Given that CVB4 accelerated T1D onset is associated with altered microbial community composition, we assessed whether intestinal physiology was also affected. Notably, deliberate disruption of intestinal integrity is sufficient to activate islet-specific autoreactive T cells within the gut mucosa and accelerate diabetes onset in NOD mice (39). By day 7 pi, a time point that coincides with established microbiome shifts in diabetic mice, serum levels of FITC-dextran were elevated by ~2-fold compared to uninfected, non-diabetic controls, indicating reduced intestinal barrier integrity that was maintained until at least day 14 pi (Figure 3A). These changes were associated with reduced colonic expression of the gene encoding tight junction-associated protein claudin-1 (cldn1) and a slight decrease in tight junction protein-1 (tjp1) gene expression (Figure 3B). A layer of mucus largely comprised of glycoproteins produced by intestinal goblet cells acts as a physical barrier to maintain separation of commensal bacteria and the host epithelium. Notably, CVB4 infection induced a rapid thinning of the colonic mucosal barrier (Figure 3C) that coincided with altered expression of mucin and antimicrobial peptide (amp) genes within the ileum and proximal colon (Figures S7A, B), indicating broad effects on intestinal epithelial cell function within the first week of CVB4 infection of NOD mice that coincide with changes in the intestinal microbiome.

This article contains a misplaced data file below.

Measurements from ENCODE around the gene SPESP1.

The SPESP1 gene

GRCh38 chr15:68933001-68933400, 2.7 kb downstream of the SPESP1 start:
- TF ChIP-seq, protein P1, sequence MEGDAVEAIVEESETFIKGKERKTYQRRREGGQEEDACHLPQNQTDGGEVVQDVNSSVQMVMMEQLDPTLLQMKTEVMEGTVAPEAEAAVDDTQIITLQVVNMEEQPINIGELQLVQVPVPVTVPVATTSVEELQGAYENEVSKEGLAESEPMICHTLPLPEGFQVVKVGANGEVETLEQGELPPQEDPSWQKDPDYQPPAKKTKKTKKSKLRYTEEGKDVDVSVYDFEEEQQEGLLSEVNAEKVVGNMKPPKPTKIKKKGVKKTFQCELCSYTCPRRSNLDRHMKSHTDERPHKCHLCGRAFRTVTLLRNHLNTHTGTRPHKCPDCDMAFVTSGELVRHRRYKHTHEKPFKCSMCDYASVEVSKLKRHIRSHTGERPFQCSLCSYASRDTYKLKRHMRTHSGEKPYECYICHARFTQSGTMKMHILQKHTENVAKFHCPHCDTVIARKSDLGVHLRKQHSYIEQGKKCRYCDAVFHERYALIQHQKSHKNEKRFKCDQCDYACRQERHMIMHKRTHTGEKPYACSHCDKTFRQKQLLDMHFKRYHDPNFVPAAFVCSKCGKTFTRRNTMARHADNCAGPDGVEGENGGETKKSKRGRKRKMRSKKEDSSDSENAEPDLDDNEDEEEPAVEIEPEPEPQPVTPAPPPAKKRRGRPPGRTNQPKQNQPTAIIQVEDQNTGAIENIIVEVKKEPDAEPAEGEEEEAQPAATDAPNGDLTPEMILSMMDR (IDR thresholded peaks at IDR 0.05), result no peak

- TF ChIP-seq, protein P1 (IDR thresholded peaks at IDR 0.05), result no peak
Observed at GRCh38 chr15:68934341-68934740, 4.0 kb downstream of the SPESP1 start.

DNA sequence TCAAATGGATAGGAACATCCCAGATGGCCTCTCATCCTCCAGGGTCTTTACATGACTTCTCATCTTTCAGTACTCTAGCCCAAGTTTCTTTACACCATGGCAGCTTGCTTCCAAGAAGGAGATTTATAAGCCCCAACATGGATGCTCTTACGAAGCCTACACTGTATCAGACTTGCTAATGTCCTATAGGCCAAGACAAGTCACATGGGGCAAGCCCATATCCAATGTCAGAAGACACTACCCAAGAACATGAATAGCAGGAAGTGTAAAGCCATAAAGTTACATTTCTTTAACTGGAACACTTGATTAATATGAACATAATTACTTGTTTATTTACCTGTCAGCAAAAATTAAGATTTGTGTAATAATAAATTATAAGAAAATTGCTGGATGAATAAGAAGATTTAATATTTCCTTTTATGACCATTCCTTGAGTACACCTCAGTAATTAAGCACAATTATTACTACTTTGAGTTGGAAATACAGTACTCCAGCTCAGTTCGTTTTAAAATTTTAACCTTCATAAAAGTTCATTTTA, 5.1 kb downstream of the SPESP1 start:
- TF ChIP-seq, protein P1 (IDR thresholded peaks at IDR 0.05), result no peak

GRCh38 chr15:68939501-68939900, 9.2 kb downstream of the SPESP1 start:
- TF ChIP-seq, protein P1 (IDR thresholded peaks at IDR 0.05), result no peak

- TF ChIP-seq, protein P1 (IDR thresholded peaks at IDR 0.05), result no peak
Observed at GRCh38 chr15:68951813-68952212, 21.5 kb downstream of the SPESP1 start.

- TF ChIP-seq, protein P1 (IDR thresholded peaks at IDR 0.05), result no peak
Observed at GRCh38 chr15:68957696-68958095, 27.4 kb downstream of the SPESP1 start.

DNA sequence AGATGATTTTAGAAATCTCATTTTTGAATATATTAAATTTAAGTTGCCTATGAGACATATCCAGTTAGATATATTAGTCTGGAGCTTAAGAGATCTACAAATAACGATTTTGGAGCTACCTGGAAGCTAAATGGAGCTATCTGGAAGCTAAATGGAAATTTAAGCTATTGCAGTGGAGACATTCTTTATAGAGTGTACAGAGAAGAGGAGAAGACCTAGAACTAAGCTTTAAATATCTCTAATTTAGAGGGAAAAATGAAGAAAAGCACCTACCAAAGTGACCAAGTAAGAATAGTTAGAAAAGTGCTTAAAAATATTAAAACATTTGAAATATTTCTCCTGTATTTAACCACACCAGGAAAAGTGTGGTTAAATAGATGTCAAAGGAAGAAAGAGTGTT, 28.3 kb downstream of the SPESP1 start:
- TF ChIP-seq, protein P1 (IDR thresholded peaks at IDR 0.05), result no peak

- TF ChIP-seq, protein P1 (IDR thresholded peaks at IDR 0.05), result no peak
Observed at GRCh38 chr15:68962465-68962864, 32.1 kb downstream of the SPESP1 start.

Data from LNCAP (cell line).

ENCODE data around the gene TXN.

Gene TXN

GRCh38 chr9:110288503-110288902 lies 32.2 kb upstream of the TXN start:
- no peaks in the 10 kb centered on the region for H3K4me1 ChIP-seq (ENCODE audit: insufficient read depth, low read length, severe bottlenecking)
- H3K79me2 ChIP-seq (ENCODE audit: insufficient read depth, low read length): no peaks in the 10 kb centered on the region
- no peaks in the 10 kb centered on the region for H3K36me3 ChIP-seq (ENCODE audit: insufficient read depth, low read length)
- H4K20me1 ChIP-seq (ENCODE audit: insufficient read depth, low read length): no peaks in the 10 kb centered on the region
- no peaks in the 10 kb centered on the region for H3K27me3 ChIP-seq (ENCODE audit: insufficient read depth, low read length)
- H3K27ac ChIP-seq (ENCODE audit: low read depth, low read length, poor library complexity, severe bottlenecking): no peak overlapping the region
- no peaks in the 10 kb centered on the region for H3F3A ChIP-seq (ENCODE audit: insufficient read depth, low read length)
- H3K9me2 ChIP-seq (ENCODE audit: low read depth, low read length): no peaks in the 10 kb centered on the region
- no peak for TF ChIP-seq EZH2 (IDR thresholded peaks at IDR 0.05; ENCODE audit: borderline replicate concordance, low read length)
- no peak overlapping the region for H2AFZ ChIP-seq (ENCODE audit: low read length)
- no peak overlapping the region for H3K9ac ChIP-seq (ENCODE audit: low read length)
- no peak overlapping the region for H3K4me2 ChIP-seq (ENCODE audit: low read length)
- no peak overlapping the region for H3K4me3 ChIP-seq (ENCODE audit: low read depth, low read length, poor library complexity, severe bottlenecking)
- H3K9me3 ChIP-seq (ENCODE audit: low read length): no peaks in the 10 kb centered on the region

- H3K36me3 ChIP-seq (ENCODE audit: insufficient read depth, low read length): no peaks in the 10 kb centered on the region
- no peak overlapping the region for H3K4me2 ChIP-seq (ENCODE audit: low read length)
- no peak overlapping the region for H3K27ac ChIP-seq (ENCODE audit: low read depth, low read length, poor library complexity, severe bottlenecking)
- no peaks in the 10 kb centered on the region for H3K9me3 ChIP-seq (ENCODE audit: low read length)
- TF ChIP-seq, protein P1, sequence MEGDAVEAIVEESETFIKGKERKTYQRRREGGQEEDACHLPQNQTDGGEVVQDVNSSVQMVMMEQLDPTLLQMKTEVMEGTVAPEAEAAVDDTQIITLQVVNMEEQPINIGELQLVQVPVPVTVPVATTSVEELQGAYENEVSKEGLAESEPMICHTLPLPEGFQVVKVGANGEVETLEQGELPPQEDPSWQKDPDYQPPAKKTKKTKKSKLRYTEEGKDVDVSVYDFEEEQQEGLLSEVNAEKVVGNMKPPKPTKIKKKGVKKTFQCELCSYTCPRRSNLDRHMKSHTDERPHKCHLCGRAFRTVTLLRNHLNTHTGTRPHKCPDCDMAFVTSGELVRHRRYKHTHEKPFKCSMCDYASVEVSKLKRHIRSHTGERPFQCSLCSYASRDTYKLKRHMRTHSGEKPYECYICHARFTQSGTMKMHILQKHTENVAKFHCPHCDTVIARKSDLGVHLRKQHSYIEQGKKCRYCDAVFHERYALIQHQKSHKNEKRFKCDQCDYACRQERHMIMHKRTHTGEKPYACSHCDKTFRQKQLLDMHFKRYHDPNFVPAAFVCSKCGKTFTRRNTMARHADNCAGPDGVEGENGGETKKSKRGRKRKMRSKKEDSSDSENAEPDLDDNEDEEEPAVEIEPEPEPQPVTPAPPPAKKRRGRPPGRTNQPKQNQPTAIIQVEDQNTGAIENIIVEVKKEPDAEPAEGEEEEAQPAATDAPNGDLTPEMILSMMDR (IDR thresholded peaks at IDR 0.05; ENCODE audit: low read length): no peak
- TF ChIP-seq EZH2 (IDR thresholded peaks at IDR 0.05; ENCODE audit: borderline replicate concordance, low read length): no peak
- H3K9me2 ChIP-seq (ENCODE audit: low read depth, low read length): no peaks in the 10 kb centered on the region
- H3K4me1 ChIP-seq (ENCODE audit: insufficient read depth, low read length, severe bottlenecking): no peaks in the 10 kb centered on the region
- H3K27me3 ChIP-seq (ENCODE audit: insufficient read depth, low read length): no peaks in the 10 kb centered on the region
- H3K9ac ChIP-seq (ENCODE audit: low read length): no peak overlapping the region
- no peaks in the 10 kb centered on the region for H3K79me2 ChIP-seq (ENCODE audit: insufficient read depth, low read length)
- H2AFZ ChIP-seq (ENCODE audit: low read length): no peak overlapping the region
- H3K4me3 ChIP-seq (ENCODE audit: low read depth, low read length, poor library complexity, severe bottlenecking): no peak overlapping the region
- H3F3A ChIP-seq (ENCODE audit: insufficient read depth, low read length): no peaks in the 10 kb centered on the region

Figure 3 Altered intestinal physiology and bacterial translocation in CVB4-infected NOD mice NOD mice (11-12 weeks) were infected with 400 pfu CVB4 intra-peritoneally. (A) Intestinal permeability based on detection of orally gavaged FITC-Dextran (4 kD) in the serum. Data are combined from four independent experiments. (B) Gene expression levels of tight junction-related proteins claudin 1 and tight junction protein 1 in the proximal colon of naïve and CVB4-infected mice. Target gene expression was normalized to GAPDH and expressed relative to uninfected control mice. Data are combined from two independent experiments. (C) Representative images of Alcian Blue stained mucus (between arrows) from control and CVB4-infected mice (left) and quantification of mucus width (right). (D) LPS endotoxin levels in the serum. Samples collected from two independent experiments were run on single assay. (E) Detection of 16S rRNA in the MLN and PLN of control and CVB4-infected mice (day 7 pi) as determined by qPCR. Intestinal permeability is represented as median with range. All other results are expressed as the mean ± SEM. P values in A-D were calculated using Welch's ANOVA with Dunnet's T3 multiple comparisons test and E was calculated using paired Welch's r test (two-tailed). *P<0.05 was considered statistically significant; *** P≤ 0.001.